Scallop Industry Set-Aside Program Funds Loggerhead Turtle Research, Tests Solar-Powered Tag
WASHINGTON (Saving Seafood) -- August 22, 2013 -- With funding from the scallop industry's research set-aside, a research team is studying loggerhead turtle movements and behavior, and is evaluating a new solar-powered satellite tag that could record data for months. The work was done by the Northeast Fisheries Science Center (NEFSC)'s Woods Hole Laboratory, the Virginia Aquarium & Marine Science Center and the Coonamessett Farm Foundation (CFF). The team worked on two commercial scallop vessels, the Kathy Ann and the Ms Manya of Barnegat Light, New Jersey.
The following story was released by NOAA Fisheries:
A research team of the Northeast Sea Turtle Collaborative tagged 20 juvenile and adult loggerhead turtles in mid-Atlantic waters during the May 19-25 project, including deploying two of the solar-powered test units.
The team included Heather Haas, Henry Milliken and Eric Matzen from the Northeast Fisheries Science Center (NEFSC)'s Woods Hole Laboratory, as well as researchers from the Virginia Aquarium & Marine Science Center and the Coonamessett Farm Foundation (CFF). The research team worked from two commercial sea scallop vessel, the 91-foot F/V Kathy Ann and the 85-foot F/V Ms Manya, both based in Barnegat Light, New Jersey.
The project was funded through the sea scallop industry's research set-aside program awarded to CFF, providing an opportunity for the research organizations to collaborate in this year's project as they have in previous tagging work.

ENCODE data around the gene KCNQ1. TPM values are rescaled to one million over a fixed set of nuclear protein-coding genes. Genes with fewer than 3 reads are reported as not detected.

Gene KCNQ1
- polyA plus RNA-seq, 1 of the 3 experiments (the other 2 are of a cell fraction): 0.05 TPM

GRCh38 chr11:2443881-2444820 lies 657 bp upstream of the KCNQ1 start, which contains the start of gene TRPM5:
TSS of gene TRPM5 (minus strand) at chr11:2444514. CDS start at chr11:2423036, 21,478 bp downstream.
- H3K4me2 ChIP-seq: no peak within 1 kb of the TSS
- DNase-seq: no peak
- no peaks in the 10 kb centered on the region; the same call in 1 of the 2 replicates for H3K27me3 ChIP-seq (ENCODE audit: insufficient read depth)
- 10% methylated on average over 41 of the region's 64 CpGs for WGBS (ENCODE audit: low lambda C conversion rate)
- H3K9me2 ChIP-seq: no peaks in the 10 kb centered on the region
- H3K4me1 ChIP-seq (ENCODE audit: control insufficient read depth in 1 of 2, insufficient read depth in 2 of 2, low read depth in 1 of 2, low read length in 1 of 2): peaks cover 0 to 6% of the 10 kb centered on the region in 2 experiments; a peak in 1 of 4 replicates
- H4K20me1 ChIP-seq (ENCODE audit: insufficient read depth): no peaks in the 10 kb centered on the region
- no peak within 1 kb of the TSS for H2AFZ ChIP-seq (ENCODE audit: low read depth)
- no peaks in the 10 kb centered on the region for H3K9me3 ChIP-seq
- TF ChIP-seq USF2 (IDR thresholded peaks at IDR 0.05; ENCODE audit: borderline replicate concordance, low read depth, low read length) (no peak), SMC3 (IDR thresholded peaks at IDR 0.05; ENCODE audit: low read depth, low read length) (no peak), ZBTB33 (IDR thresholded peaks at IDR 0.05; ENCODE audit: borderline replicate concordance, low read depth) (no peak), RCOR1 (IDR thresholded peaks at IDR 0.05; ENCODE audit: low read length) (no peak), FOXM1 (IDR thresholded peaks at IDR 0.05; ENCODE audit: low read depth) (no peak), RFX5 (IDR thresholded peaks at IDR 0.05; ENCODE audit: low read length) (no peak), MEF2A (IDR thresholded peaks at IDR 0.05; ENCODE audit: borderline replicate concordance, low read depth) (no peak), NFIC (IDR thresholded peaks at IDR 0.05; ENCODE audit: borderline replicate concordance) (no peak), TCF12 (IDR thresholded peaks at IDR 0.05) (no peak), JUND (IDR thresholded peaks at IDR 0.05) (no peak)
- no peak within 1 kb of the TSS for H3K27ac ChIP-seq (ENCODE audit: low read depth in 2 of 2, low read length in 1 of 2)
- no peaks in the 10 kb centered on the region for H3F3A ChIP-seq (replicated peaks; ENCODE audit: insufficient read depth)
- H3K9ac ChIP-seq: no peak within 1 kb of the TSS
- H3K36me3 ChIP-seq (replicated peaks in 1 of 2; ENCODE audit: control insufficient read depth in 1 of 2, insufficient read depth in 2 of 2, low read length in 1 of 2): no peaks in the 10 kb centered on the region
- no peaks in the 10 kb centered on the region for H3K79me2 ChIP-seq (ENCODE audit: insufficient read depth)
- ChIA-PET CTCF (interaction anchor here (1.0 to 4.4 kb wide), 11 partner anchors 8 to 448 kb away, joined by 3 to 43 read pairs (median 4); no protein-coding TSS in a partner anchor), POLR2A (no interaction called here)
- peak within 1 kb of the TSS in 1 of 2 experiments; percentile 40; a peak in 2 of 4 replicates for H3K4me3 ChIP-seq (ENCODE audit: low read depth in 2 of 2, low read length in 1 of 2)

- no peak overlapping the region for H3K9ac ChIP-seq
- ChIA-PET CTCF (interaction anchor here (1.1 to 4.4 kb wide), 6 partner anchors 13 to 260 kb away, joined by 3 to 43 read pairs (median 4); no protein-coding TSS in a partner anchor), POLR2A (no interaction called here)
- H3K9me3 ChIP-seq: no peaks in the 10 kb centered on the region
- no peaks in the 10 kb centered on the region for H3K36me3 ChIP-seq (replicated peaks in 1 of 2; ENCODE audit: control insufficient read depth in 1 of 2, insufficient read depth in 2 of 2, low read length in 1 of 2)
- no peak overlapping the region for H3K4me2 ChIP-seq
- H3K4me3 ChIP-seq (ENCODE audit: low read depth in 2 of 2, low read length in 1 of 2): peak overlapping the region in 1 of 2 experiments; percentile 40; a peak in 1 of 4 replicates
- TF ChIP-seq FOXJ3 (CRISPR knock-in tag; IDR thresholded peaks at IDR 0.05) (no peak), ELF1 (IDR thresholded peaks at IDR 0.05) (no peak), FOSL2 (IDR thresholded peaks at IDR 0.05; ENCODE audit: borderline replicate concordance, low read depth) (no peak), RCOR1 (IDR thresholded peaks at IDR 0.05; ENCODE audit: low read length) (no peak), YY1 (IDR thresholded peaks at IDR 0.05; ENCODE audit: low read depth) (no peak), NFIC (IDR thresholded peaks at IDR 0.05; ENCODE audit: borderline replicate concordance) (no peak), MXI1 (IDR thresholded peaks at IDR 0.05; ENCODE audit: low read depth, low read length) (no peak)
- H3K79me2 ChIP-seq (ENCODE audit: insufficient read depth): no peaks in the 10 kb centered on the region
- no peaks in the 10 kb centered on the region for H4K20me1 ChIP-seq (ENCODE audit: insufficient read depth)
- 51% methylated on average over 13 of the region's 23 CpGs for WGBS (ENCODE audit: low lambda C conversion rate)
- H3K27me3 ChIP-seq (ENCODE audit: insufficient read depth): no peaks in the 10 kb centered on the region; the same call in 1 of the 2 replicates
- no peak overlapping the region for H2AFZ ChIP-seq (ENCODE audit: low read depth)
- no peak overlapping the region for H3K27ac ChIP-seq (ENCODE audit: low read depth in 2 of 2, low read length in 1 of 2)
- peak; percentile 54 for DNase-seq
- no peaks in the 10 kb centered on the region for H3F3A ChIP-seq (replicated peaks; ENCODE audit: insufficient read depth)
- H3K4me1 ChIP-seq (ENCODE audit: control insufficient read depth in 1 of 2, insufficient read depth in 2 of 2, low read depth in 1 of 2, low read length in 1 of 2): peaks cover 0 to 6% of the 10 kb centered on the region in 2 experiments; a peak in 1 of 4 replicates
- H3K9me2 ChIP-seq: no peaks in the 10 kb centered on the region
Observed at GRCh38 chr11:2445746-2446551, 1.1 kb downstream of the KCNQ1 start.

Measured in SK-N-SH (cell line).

“Each year has been different, not just in the length of the cruise and the weather conditions but also in what we’ve been able to accomplish," Haas said. “No other groups are tagging turtles offshore in the Mid-Atlantic region, making the project unique and also a positive example of NOAA, industry and non-governmental organization (NGO) collaboration. All partners, including the captains and crews of the commercial fishing vessels, have brought key pieces of the puzzle to the table, and this teamwork makes it work.”
“This year we attached two solar-powered tags in a pilot project for the Sea Mammal Research Unit at the University of St. Andrews in Scotland, which develops many of the tags researchers use on sea turtles, seals, and other marine animals,“ Haas said. “It’s exciting to be part of this development effort.”
Battery power often limits the amount of data researchers can obtain from tags, but a solar powered tag could last months, or even years, and be able to transmit vast amounts of information about the turtle's activities over time. The battery is charged when the tagged turtle is on the surface in sunlight.
All of the 20 juvenile and adult loggerheads captured were outfitted with satellite-linked data loggers, or tags, which provide detailed information about turtle behavior at sea, especially in commerical fishing areas where juvenile loggerheads are the most common incidentally-caught sea turtle in fishing gear. The information gathered from the data loggers can be used to define where the turtles are most at risk of encountering fishing gear. Loggerheads, like all sea turtles found in U.S. waters, are protected under the Endangered Species Act.